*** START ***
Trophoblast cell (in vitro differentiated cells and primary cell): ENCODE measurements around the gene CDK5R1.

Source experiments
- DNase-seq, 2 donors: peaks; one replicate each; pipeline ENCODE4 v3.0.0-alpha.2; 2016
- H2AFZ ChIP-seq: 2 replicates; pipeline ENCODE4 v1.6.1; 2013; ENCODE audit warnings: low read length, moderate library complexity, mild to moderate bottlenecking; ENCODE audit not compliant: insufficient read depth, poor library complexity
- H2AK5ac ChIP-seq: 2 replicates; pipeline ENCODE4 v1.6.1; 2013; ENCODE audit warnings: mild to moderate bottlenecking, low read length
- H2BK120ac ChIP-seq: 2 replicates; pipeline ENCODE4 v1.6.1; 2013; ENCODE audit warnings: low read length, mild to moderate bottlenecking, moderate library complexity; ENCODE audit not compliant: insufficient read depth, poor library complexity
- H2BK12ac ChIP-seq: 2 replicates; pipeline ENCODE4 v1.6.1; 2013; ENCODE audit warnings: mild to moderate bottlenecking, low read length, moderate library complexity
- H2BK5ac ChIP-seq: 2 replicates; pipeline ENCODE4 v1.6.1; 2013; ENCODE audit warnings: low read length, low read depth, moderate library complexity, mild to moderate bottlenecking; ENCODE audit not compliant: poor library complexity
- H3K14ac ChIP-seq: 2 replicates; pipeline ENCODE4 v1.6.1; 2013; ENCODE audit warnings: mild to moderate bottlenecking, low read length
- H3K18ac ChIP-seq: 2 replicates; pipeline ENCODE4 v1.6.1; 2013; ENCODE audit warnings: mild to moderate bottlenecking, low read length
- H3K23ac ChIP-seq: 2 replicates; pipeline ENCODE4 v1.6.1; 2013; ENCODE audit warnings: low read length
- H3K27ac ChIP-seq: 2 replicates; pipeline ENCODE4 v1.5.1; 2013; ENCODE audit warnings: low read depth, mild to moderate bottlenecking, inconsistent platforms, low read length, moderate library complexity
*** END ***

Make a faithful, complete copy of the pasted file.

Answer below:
Trophoblast cell (in vitro differentiated cells and primary cell): ENCODE measurements around the gene CDK5R1.

Source experiments
- DNase-seq, 2 donors: peaks; one replicate each; pipeline ENCODE4 v3.0.0-alpha.2; 2016
- H2AFZ ChIP-seq: 2 replicates; pipeline ENCODE4 v1.6.1; 2013; ENCODE audit warnings: low read length, moderate library complexity, mild to moderate bottlenecking; ENCODE audit not compliant: insufficient read depth, poor library complexity
- H2AK5ac ChIP-seq: 2 replicates; pipeline ENCODE4 v1.6.1; 2013; ENCODE audit warnings: mild to moderate bottlenecking, low read length
- H2BK120ac ChIP-seq: 2 replicates; pipeline ENCODE4 v1.6.1; 2013; ENCODE audit warnings: low read length, mild to moderate bottlenecking, moderate library complexity; ENCODE audit not compliant: insufficient read depth, poor library complexity
- H2BK12ac ChIP-seq: 2 replicates; pipeline ENCODE4 v1.6.1; 2013; ENCODE audit warnings: mild to moderate bottlenecking, low read length, moderate library complexity
- H2BK5ac ChIP-seq: 2 replicates; pipeline ENCODE4 v1.6.1; 2013; ENCODE audit warnings: low read length, low read depth, moderate library complexity, mild to moderate bottlenecking; ENCODE audit not compliant: poor library complexity
- H3K14ac ChIP-seq: 2 replicates; pipeline ENCODE4 v1.6.1; 2013; ENCODE audit warnings: mild to moderate bottlenecking, low read length
- H3K18ac ChIP-seq: 2 replicates; pipeline ENCODE4 v1.6.1; 2013; ENCODE audit warnings: mild to moderate bottlenecking, low read length
- H3K23ac ChIP-seq: 2 replicates; pipeline ENCODE4 v1.6.1; 2013; ENCODE audit warnings: low read length
- H3K27ac ChIP-seq: 2 replicates; pipeline ENCODE4 v1.5.1; 2013; ENCODE audit warnings: low read depth, mild to moderate bottlenecking, inconsistent platforms, low read length, moderate library complexity